1. Stealing from Amaerican wage earners and taxpayers.
    2. Ethically reprehensible in condoning criminal activity and violation of US law.
    3. Morally indefensible and assumes unwarranted superiority of personal opinion and personal agenda
    In place of the citizens of this country.
    Finally, where on earth did this poor excuse for a physician ever get the idea that “health care is a human right”? In a capitalist society, goods or services are exchanged by citizens in the pursuit of nirmal commerce. Socialism, on the other hand, maintains that I am breathing, therefore give me stuff.
    One’s only “human rights” guaranteed by the constitution are life, liberty, and the pursuit of happiness, along with the Bill of Rights later adopted. Medical care, food, shelter, or a new car every year are not mentioned.
    The author MUST realize nothing is free, national borders are important, and no one named Jennifer the decider-in-chief to impose her hilarious flawed morality on the rest of us.

    Good God, they must be scraping the barrel for medical school applicants these days, as this fuzzy brained woman has demonstrated in this idiotic article.

  • A tragically beautiful article. How horrible that medical professionals need to help keep some of their patients safe from government intrusion in addition to helping them with their health issues.

  • Leaving blank spots in patients medical records for the purpose of his health care protection and quest to ensure further trauma and terror is an act of kindness and more so ensuring accurate life line instructions are understood and emergency records are accurate. I admire health and educational professionals unselfishness when outside their job demands deal respectfully with similarly afflicted children, young teenagers, and adults. That is a non-citizen added non disclosure benefit.

    Standard USA citizen are not entitle to privacy anymore. Not even measured in blank spots for the sake of protection from internal and/or external uncultured initiated terror and trauma caused for their own uncanny satisfaction.

    What would a citizen expect where corporate GOOGLE, FACEBOOK, social activity collection and multi-lionars, “The Koch brothers” maintained databases of all USA addresses and corredponding occupants; are mined, merge enhanced by learned and predictive algorithms?
    What would a citizen expect when above are ready for further comparative analysis with government transportation and police, ……State departments video inputs, devices, iPhones, tags, and biofeedback are merged with President Obama’s health care plan records collected, and medical specimens test results, captured, SSN’s, only missing plans to map the brain? Have an awesome day! Ha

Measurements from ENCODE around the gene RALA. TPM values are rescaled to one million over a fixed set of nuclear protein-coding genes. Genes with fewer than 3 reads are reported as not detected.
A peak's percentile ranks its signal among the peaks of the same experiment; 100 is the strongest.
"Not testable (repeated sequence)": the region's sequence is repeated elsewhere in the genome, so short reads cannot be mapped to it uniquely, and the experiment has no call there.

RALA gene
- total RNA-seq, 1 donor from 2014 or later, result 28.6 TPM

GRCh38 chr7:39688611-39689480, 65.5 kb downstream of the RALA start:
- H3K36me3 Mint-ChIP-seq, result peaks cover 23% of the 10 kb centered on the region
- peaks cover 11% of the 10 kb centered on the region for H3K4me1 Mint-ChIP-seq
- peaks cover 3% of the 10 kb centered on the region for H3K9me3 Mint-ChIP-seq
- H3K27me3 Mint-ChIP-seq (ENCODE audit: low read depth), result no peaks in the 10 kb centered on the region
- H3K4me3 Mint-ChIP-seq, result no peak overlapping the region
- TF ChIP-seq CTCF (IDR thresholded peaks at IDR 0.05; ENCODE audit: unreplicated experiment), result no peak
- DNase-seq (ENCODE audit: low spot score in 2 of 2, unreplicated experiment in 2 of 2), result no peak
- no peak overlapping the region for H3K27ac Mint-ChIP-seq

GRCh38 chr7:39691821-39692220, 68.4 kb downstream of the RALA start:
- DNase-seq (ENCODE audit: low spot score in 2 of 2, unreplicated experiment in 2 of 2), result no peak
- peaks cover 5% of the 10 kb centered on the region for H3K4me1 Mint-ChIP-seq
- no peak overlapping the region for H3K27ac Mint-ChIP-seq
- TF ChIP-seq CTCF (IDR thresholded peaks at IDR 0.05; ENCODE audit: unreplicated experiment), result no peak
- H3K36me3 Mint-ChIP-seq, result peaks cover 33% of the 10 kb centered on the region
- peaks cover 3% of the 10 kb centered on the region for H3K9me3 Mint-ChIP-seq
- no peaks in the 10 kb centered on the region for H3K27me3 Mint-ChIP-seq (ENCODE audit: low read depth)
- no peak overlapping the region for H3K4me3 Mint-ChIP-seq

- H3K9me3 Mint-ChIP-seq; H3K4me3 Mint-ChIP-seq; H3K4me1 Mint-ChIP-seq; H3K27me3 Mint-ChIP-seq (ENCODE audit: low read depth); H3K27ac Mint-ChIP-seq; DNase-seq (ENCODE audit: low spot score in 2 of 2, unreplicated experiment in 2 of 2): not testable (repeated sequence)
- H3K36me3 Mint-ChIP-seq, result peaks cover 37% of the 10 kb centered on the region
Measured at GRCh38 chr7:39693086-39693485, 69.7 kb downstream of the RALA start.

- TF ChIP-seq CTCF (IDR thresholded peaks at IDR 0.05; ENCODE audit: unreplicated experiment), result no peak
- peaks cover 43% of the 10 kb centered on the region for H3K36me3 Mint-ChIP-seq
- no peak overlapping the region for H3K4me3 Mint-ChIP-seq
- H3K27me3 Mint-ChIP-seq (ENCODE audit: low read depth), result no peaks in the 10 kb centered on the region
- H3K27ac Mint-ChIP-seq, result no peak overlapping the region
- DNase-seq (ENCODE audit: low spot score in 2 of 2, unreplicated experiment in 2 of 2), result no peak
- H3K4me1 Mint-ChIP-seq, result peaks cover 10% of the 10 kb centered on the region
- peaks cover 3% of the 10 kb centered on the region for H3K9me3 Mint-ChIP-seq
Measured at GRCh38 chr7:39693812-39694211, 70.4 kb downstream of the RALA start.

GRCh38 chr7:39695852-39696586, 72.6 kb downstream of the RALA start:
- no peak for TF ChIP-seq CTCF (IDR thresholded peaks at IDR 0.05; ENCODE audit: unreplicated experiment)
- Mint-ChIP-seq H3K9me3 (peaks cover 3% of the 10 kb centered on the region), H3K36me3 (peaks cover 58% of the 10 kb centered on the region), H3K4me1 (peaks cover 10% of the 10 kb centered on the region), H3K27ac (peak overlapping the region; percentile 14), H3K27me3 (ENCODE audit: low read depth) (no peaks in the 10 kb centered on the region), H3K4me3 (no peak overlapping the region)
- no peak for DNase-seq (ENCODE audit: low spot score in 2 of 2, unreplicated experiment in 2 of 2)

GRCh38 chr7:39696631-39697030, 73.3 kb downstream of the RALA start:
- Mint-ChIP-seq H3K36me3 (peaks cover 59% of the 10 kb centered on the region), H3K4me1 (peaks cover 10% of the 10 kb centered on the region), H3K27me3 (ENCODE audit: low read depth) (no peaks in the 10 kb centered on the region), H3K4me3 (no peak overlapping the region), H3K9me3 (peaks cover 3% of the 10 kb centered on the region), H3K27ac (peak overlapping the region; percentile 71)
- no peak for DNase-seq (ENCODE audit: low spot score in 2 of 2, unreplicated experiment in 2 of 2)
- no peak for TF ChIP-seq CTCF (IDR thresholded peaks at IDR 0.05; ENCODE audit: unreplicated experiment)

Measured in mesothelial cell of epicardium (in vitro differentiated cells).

Inching its way with prosthetic advanced bio-feedback, and molecular cell advance, medical devices and cameras traveling our body internal system monitoring and regulating organs what’s left?

    Let’s hope – His health care, this one aspect of his experience, will be free of trauma and terror.

  • Looks like the hospitalist skipped out on history taking lectures in second year of med school. Then again, the original referring doctor was the one who did the initial comprehensive history and physical exam, including a social history, so that the in house consultant, ie. the hospitalized doesn’t have to do the heavy lifting.

  • Emergency rooms are where illegal immigrants go for medical care. They are NOT sanctuary cities. This is a perfectly logical place, if your in the TIRA (Trump Immigration Roundup Army) to go trolling for illegals-the ER’s of major city public hospitals. Docs may choose to leave out immigration status. The ICE guys are not NICE guys, and they will get the information one way or another.

  • Some of our colorful “charity” cases on public assistance own yachts in Florida and the Caribbean, come in after obvious hard work trips to the Keys and remote ports with knuckle injuries, fractures, other unexplained trauma. Hola, que pasa? “Doc, I fell off my boat”. I suspect fights and other high risk ventures w drug dealing… but all of this of course NEVER reaches the E H R. See no evil, hear no evil, speak no evil … and treat each patient as circumstances allow. Not all undocumented aliens are nice guys dreaming for enhanced economic opportunities for themselves and loved ones.

  • As a medical professional, I believe what you’re doing by leaving out documentation ( important and pertinent information) is illegal and could be called malpractice. Full documentation is the only way to legally provide information for all patients. It’s not your choice.

    • I agree, illegal and potentially important. I am reminded of the neurology resident who neglected to take a social history on a stroke patient by not asking where he went to school and how many grades he completed. After all, it is important to know when you’re doing serial sevens backwards from 100 whether the patient completed third grade or has a PhD in mathematics.

    • It’s not illegal to leave out a social history. It’s only there in the first place so you can bill more. Come on.

  • Question – if the patient has evidence of injuries predating his entrance in the US, does he not need your appropriate and complete documentation of them in order to apply for asylum?

    • Documentation of a patient’s trauma history is highly encouraged. Documentation of a patient’s CURRENT suffering as a result of unspeakable past traumas are even more encouraged. But that can still be done without specifically mentioned a patient’s immigration status.